Researchers predicted a particular beetle would not be able to get into the cold areas of Kazakhstan and western China. But the sneaky beetles learnt to cope with the cold by burying themselves in the ground. The modelers failed completely to predict the spread. Imagine the ecological modelers who are not only using inadequate biological models, but guesstimating the future temperature with climate models that don’t work either.
In the last 500 million years as life on Earth evolved the temperature has swung up and down through a range of about 15C. We are currently in the cooler half of that temperature range, in a mini-warm-moment surrounded by ice ages. Despite this, the climate-industry is panicking that a half a degree of extra warmth this century will wipe out species that survived the last ten million years.
The potato beetle laughs at them.
Crop pests outwit climate change predictions en route to new destinations
Scientists highlight the dangers of relying on climate-based projections of crop pest distribution
…Dr Bebber uses the example of the Colorado potato beetle, an important pest of potato crops whose spread across much of the Northern Hemisphere has been linked to global warming. Although the beetle had invaded most European and Central Asian countries by 1950, one leading climate change computer model predicted it would be unable to establish in Kazakhstan and western China. In fact, the pest spread rapidly through the region — entering Xinjiang Province in China from Kazakhstan around 1992.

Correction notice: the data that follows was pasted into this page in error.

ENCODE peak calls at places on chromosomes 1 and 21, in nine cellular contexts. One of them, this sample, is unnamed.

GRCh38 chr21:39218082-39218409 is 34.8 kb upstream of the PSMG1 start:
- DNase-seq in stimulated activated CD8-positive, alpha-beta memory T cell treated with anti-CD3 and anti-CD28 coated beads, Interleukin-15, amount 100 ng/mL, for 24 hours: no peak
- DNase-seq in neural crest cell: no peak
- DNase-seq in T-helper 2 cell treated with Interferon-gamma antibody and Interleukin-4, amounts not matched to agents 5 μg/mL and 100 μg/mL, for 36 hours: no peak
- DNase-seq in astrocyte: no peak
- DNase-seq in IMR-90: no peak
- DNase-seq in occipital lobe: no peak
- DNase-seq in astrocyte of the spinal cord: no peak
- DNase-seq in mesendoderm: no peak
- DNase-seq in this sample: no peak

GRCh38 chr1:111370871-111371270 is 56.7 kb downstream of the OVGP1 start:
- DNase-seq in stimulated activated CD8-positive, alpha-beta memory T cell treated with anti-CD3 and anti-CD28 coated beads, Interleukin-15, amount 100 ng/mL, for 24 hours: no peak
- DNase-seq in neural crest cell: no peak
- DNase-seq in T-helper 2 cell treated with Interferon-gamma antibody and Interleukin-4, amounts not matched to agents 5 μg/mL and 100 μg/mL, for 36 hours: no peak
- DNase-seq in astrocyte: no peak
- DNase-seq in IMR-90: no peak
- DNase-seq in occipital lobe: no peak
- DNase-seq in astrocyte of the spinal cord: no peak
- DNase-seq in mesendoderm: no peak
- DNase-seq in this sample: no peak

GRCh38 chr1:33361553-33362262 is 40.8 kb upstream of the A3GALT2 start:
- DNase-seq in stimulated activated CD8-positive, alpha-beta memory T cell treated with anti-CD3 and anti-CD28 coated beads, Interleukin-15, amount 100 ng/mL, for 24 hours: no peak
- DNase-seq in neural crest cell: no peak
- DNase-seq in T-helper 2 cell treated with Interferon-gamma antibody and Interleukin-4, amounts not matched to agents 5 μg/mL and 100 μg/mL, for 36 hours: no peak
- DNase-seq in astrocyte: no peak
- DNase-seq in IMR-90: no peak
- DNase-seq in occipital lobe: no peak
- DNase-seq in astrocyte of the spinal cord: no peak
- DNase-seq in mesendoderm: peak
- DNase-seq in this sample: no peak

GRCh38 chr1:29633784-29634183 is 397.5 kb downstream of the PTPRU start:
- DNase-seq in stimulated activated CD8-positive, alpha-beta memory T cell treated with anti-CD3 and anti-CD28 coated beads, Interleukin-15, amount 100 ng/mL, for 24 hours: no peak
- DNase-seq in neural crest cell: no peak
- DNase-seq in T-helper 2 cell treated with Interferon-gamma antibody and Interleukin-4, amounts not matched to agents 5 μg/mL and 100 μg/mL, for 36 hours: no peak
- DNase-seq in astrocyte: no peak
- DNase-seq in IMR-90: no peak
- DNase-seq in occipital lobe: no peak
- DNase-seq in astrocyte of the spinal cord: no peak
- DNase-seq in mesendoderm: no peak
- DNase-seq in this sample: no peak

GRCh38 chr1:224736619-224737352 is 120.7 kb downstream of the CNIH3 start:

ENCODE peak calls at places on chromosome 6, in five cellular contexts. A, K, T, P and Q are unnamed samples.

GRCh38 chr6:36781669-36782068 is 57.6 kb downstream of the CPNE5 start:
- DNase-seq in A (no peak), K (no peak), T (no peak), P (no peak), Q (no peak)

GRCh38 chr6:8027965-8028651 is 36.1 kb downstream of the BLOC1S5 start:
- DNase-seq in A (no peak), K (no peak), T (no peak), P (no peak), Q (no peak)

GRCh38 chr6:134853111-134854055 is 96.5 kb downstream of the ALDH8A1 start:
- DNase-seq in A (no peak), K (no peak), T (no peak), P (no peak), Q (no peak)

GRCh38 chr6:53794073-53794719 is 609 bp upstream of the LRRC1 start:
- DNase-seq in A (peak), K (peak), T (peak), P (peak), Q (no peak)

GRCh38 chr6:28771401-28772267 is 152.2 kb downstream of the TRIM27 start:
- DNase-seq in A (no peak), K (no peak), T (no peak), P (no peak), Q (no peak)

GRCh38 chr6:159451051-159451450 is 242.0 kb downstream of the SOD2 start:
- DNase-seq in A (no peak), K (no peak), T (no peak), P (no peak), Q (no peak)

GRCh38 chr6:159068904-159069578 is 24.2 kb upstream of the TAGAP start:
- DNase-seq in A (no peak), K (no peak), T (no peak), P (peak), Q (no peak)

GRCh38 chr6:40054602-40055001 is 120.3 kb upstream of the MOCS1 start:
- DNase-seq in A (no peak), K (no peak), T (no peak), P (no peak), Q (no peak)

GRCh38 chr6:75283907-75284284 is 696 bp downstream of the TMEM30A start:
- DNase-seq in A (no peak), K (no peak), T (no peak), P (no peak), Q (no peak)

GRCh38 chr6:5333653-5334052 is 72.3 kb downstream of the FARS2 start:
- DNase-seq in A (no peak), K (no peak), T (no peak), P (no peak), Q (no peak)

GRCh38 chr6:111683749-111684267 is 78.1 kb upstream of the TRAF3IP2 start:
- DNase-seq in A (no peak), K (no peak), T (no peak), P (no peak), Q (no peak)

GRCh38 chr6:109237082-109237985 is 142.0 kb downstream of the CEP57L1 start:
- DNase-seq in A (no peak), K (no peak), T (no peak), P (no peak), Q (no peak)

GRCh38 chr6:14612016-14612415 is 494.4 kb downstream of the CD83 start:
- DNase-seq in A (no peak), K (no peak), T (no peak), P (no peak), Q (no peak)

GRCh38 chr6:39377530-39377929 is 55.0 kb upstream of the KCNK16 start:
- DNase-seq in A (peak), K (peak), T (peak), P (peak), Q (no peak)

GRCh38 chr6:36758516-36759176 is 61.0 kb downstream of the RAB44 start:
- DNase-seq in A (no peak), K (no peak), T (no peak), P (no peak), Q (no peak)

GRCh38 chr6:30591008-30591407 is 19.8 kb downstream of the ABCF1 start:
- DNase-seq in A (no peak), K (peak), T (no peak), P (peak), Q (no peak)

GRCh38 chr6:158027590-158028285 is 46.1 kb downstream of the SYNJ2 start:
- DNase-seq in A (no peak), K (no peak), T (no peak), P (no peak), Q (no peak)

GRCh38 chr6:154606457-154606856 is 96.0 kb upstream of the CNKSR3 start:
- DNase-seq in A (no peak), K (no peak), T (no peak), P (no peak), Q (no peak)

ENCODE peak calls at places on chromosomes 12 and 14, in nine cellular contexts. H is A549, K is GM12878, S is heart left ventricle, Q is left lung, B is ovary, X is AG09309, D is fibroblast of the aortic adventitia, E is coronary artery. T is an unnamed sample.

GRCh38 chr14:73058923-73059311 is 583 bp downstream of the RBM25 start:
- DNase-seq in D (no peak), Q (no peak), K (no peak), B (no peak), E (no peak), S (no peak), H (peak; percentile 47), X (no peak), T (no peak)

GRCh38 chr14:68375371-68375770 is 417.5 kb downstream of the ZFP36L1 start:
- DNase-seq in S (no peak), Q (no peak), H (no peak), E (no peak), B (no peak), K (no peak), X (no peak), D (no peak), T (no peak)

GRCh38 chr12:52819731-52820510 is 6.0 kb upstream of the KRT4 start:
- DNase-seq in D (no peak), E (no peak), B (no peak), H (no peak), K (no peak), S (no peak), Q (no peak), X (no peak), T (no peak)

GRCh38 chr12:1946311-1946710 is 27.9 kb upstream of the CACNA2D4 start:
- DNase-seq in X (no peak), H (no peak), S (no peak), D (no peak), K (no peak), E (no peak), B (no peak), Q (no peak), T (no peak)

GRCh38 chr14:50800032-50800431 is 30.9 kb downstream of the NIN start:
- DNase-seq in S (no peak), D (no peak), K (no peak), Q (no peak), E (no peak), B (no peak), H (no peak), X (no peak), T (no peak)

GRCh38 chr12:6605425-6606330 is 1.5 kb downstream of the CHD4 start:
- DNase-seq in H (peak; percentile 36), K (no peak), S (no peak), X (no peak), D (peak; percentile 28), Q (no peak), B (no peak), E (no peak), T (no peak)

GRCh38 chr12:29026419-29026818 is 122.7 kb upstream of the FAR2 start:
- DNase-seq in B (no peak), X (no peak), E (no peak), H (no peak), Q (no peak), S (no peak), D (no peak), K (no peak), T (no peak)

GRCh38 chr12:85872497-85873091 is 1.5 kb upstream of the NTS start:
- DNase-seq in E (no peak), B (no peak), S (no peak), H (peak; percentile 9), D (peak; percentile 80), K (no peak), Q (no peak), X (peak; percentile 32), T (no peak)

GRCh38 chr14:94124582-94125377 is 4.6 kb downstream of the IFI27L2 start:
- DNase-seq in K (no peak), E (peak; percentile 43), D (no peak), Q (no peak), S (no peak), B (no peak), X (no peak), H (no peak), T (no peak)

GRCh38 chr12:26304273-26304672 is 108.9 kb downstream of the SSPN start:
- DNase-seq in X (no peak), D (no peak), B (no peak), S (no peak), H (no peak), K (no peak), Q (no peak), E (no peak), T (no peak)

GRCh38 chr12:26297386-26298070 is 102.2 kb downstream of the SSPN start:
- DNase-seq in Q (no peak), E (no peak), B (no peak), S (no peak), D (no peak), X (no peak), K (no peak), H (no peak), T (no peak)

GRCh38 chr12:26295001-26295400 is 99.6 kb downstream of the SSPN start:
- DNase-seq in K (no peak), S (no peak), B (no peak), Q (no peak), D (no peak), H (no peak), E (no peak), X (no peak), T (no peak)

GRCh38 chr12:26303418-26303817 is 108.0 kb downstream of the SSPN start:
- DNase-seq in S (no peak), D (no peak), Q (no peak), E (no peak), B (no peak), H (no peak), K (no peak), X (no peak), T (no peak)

This difficulty in projecting future distributions was partly down to the Colorado potato beetle proving to be highly adaptable, evolving its behaviour to burrow down and escape the cold.
Dr Bebber said: “Our review has highlighted how difficult it is to predict where damaging crop pests may turn up. Their ability to evolve tolerance to different climates has been investigated in only a few species but has not been considered in distribution models. We now urgently need to improve monitoring and identification of these pests, particularly in the developing world, both for research and to secure food production.”
Daniel Patrick Bebber. Range-Expanding Pests and Pathogens in a Warming World. Annual Review of Phytopathology, 2014; 53 (1): 150605182533006 DOI: 10.1146/annurev-phyto-080614-120207